Safety & HCM Post

Nickel Can Be a Pain

You probably think of nickel as a coin that doesn’t buy much or as a metal used to make jewelry more cheaply.

To the estimated 10 per cent of the population allergic to the metal, however, nickel is a cause of itching, rashes and pain. And for those over-exposed to nickel in the industrial workplace, it can be a source of cancer.

Nickel occurs in nature as an element. A silver-colored metal, its chemical name is Ni. Mined from ore and recovered from scrap metal, nickel is used widely in alloys with other metals to manufacture consumer products. It is also part of several hazardous chemical compounds used in industry.

Nickel is contained in countless everyday products such as belt buckles, buttons, kitchen utensils, appliances, glasses frames, wristwatches, table flatware, doorknobs, cupboard handles, tools and scissors. Nickel is added to all jewelry to make it harder. Less expensive jewelry is heavy on the nickel and light on the gold, causing greater exposure to nickel. In stainless steel the nickel is enclosed and does not contact human skin.

Nickel is the most common cause of occupational allergic dermatitis. Workers who handle items containing nickel can develop the allergy from over-exposure. Moisture increases the possibility of nickel leaching from the metal onto the skin, so handling metal items in water or when hands are sweaty can increase contact.

Once a serious allergy develops, hairdressers can no longer work with metal scissors, restaurant staff can no longer touch metal tableware and carpenters can no longer use their tools. For some this allergy has meant the end of a career and the start of years avoiding contact with the most common of items.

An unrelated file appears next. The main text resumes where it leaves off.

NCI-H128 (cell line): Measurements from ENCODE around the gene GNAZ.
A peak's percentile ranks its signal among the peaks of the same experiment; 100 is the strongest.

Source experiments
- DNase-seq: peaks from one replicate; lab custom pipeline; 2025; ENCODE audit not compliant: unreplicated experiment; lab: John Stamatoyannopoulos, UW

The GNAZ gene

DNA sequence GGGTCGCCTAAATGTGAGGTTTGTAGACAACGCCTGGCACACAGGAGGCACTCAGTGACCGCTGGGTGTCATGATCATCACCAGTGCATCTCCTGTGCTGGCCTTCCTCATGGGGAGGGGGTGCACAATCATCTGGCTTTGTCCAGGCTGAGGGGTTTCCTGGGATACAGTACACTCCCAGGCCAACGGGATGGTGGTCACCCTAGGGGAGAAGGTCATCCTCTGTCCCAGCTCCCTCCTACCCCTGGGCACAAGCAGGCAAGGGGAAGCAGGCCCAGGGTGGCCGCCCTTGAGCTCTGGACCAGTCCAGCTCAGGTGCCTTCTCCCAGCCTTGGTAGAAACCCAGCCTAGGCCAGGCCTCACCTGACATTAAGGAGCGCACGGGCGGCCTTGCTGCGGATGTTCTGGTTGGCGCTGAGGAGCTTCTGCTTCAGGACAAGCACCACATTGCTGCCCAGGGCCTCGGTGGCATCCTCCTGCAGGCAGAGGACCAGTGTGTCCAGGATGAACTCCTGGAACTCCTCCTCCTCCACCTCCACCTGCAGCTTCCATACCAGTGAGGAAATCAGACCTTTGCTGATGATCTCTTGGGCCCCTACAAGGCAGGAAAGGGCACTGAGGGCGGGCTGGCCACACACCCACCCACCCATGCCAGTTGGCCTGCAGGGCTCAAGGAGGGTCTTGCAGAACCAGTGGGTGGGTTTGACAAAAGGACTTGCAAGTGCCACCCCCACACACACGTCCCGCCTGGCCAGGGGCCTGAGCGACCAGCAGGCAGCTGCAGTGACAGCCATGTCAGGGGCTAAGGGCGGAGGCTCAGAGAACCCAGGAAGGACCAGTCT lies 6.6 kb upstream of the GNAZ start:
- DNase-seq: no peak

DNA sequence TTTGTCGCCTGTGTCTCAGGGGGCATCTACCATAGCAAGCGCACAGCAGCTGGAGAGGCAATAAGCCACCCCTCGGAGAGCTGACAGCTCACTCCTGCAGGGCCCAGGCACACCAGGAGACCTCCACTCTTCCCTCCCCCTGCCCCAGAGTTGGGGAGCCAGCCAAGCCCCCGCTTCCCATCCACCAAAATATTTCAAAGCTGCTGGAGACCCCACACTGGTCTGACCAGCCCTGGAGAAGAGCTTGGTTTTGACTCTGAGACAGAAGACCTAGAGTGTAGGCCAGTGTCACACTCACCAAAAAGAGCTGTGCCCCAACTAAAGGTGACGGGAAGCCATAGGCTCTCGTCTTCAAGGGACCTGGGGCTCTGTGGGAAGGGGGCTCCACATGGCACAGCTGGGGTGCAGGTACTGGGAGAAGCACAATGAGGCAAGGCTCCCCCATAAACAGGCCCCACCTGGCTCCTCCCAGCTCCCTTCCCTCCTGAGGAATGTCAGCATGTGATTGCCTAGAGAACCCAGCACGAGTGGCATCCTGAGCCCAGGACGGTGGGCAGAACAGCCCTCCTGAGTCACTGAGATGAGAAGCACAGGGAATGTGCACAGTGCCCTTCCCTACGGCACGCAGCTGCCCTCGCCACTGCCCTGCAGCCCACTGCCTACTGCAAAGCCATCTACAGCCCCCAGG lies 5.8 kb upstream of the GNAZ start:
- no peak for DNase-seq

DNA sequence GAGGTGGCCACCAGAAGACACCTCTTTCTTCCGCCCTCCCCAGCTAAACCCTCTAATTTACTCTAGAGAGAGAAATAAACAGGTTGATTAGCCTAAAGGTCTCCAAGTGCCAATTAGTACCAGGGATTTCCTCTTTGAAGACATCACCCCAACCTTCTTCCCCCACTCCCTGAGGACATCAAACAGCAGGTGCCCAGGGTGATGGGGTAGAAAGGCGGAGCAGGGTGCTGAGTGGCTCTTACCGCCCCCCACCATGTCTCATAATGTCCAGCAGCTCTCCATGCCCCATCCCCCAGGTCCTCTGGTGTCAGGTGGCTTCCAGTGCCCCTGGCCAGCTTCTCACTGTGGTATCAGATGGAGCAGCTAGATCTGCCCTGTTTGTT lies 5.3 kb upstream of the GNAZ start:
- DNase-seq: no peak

Inhalation of nickel and nickel compounds in an industrial workplace can cause lung and nasal cancer. Symptoms of exposure include headache, dizziness, nausea, vomiting, pain, coughing, weakness, delirium and cumulative lung damage.

For most of us, though, nickel problems are confined to a rash from jewelry. Nickel allergies are on the rise because of the increased popularity of body piercing. Women are more likely to have nickel allergies than are men, possibly because they wear more jewelry.

If you have signs of a nickel allergy, reduce your exposure so the problem does not get worse. Look for stainless steel and better-quality jewelry. Avoid the combination of water and metal objects containing metal. Use waterproof gloves when doing wet work. In jobs where inhalation of nickel and nickel compounds is a possibility, use the required respiratory protection and all other precautions to avoid exposure.

Nickel allergies and lung disorders are examples of too much of a good thing. Nickel is an extremely useful material, but in excess quantities under certain conditions it can cause great suffering.

Bongarde Editorial

Bongarde Editorial

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